Before you watch Rogue One, watch this excellent documentary about J Robert Oppenheimer
"In August of 1945, the city of Hiroshima was destroyed in about nine seconds by a single atomic bomb. The man responsible for building the bomb was a gentle and eloquent physicist named J Robert Oppenheimer. This is the story of Robert Oppenheimer and the atomic bomb."
That's the opening narration of The Day After Trinity, the exceptional 1980 documentary film you really should watch before you see Rogue One or read Catalyst: A Rogue One Novel.
It goes without saying that Rogue One isn't based on historical events, but, like so many Star Wars stories, it's certainly informed by our history.
In Rogue One, Galen Erso (Mads Mickelson) is a gentle, dashing and extraordinarily intelligent scientist, a brilliant man dedicated to harvesting a new form of energy for the good of the galaxy. He is, by any measure, a decent human being, and yet he is ultimately responsible for the most destructive weapon ever produced.
In other words, Galen Erso is Robert Oppenheimer in space.
The Day After Trinity tells the story of Robert Oppenheimer — the brilliant theoretical physicist remembered as "the father of the atomic bomb" — before, during and after the detonation of the first atomic bomb in the Trinity test in New Mexico.
Directed by Jon Else and written by David Webb Peoples, who would go on to write Blade Runner, Unforgiven and 12 Monkeys, the powerful documentary pulls absolutely no punches in its treatment of the atomic bomb's impact on Japan.
At the same time, however, it takes care never to demonise or shy away from the real human complexities of the people who built the bomb in the first place.
It casts no judgements, and instead simply tells the true story of how a man like Oppenheimer — a prodigy who dreamed of becoming a poet, an architect or a scientist; a bohemian leftist intellectual who devoured theoretical physics and 16th century French poetry in equal measure; a dashing and elegant ladies man who carried himself like a philosopher king — came to be responsible for the horrors in Hiroshima and Nagasaki.
Oppenheimer was worried about his Jewish relatives in Germany, but he was also worried that the Nazi wave would wash over the United States as well. He was convinced the Nazis, who were said to be working on their own atom bomb, would bring about the end of society as he knew it; he built the atomic bomb because he thought it was necessary to save Western civilisation. In the end, he was his own harshest critic.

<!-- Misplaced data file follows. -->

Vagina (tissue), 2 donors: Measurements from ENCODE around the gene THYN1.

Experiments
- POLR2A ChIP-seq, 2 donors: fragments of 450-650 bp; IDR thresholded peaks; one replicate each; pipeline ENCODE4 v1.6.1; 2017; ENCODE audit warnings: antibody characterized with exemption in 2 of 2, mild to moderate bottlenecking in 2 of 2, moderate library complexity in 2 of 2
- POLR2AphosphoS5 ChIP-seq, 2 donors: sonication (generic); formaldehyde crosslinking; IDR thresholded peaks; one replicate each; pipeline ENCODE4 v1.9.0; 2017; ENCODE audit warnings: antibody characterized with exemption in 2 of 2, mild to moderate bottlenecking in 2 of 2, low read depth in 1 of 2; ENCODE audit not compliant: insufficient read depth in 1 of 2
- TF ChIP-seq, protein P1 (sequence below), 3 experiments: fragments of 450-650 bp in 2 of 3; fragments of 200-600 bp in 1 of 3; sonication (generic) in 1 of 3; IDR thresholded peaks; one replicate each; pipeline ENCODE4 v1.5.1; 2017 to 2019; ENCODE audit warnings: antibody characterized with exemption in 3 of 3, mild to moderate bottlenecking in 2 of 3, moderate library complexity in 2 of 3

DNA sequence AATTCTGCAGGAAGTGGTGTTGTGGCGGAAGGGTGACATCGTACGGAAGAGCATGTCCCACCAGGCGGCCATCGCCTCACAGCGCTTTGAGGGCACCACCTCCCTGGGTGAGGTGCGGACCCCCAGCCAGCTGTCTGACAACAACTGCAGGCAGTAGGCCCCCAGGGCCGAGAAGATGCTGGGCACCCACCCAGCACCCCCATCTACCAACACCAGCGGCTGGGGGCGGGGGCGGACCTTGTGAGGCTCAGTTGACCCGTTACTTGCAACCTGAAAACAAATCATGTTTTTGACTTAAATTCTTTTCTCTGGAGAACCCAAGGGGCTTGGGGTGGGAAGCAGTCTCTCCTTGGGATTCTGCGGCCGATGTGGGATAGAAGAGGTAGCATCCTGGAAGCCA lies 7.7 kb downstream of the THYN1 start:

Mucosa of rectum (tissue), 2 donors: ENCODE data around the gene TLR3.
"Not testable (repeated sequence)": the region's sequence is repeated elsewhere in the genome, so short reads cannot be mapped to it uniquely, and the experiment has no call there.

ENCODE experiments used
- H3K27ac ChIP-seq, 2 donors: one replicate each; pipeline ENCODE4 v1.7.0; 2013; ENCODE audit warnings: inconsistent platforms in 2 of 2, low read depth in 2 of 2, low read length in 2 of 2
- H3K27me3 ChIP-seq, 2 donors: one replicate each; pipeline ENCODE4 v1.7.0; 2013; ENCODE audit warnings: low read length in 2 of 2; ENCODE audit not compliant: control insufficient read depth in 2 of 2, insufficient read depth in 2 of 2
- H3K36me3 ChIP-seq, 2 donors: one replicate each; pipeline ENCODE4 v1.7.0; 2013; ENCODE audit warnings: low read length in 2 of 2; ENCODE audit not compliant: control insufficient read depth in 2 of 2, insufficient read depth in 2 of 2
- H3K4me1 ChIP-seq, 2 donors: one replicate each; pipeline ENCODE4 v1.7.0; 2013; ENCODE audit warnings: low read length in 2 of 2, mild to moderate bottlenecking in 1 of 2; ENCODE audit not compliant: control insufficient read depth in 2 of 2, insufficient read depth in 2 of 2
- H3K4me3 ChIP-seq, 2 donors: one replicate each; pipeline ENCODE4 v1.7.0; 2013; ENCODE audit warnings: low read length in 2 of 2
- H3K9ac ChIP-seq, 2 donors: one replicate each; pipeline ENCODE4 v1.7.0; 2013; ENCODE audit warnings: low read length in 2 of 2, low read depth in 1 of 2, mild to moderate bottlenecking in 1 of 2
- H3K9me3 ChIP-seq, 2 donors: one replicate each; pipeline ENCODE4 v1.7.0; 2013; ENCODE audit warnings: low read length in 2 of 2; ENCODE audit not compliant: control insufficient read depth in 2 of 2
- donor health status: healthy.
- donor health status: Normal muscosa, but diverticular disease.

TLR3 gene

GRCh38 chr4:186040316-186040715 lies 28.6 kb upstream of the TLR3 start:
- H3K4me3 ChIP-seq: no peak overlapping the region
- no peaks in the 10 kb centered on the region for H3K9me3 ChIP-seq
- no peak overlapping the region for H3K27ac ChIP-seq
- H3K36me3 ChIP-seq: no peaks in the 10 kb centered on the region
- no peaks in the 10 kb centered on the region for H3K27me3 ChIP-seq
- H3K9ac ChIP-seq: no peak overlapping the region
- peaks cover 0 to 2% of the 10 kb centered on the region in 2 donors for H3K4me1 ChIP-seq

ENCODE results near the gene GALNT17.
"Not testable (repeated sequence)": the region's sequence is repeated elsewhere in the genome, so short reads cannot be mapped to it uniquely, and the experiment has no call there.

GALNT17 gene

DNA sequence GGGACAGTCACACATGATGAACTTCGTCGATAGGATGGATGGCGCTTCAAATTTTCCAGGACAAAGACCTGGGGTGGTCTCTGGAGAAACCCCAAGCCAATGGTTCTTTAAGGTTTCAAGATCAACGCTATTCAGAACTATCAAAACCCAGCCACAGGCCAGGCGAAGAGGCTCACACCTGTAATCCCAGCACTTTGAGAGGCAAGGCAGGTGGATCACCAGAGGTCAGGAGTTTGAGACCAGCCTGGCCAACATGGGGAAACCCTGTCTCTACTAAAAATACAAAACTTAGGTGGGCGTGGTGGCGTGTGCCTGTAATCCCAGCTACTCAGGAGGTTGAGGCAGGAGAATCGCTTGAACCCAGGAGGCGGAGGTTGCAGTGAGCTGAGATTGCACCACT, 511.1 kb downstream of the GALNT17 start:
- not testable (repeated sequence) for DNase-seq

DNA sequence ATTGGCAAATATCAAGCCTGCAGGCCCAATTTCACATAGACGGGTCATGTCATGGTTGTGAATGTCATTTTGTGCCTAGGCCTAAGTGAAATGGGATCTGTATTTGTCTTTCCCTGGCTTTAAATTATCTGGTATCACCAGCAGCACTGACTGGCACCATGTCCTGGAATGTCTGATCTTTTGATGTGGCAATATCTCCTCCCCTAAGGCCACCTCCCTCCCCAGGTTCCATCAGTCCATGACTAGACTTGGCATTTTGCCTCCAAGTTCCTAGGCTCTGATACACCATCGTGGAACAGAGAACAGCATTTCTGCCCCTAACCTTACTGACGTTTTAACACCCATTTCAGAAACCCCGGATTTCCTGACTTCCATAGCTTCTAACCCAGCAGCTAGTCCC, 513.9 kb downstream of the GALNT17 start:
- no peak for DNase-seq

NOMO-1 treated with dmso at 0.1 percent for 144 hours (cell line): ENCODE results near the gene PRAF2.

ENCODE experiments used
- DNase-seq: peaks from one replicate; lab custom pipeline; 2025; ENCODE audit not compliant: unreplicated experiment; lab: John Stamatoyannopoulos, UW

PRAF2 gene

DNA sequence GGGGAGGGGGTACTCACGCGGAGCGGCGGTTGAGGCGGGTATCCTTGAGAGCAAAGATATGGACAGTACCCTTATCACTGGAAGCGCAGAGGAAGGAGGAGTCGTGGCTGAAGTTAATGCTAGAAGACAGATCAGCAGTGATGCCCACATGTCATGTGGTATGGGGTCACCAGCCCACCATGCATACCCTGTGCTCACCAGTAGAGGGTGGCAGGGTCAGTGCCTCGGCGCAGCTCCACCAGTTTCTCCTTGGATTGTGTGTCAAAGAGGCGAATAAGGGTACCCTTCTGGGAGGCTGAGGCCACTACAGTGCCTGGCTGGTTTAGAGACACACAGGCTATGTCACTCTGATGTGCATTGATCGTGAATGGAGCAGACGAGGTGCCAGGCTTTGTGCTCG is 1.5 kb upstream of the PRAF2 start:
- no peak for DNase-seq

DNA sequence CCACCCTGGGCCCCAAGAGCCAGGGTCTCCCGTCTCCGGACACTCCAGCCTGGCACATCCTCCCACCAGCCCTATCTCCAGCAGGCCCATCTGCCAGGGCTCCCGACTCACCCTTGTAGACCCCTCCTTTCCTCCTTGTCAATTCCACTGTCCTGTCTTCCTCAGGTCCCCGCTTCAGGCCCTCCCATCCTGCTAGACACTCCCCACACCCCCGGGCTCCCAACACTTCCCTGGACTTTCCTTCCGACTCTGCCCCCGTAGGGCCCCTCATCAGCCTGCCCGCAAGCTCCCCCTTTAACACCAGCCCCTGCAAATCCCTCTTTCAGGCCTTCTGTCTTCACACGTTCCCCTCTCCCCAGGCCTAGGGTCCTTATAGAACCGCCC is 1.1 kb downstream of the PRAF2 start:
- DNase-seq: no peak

Oppenheimer became an outspoken activist against nuclear power. The film's title is actually taken from an Oppenheimer quote — when Senator Robert Kennedy urged President Lyndon Johnson to take action to stop the spread of nuclear weapons, Oppenheimer said it was 20 years too late. "It should have been done," he said, "the day after Trinity."
Of course, it's not all about Oppenheimer. In order to make his bomb work, he had to recruit all manner of individuals to his Los Alamos Laboratory. He successfully convinced the best and brightest minds to uproot their families and follow him, without being able to tell them where they were going or what they were doing, and The Day After Trinity never makes the mistake of portraying these people as mad scientists.
They laugh, they party, they live, not oblivious to the impact of their work, but not completely consumed by it either. Of course, this is how it must have been, and in allowing them to be 'real' people, the film doesn't let them off the hook for their actions — instead, it puts all of us on the hook, because these scientists who built this weapon of unimaginable power are really no different to any of us.
Despite being an important, Academy Award-nominated documentary, DVD copies of The Day After Trinity are relatively scarce — but, at least at the time of writing, it can be viewed on YouTube.
"You may well ask why people with a kind heart and humanist feelings, why they would go and work on weapons of mass destruction," nuclear physicist Hans Bethe says at the outset of the film.
The Day After Trinity gives us a satisfying answer to that question. Rogue One will attempt to do the same.
Force Material is a podcast exploring the secrets and source material of Star Wars with hosts Rohan Williams and Baz McAlister. Listen and subscribe on iTunes, Spotify, iHeartRadio, TuneIn, Stitcher, PlayerFM and Castro; stay in touch with us on Facebook, Twitter and Instagram; and support the show by browsing our range of shirts, hoodies, kids apparel, mugs and more at TeePublic.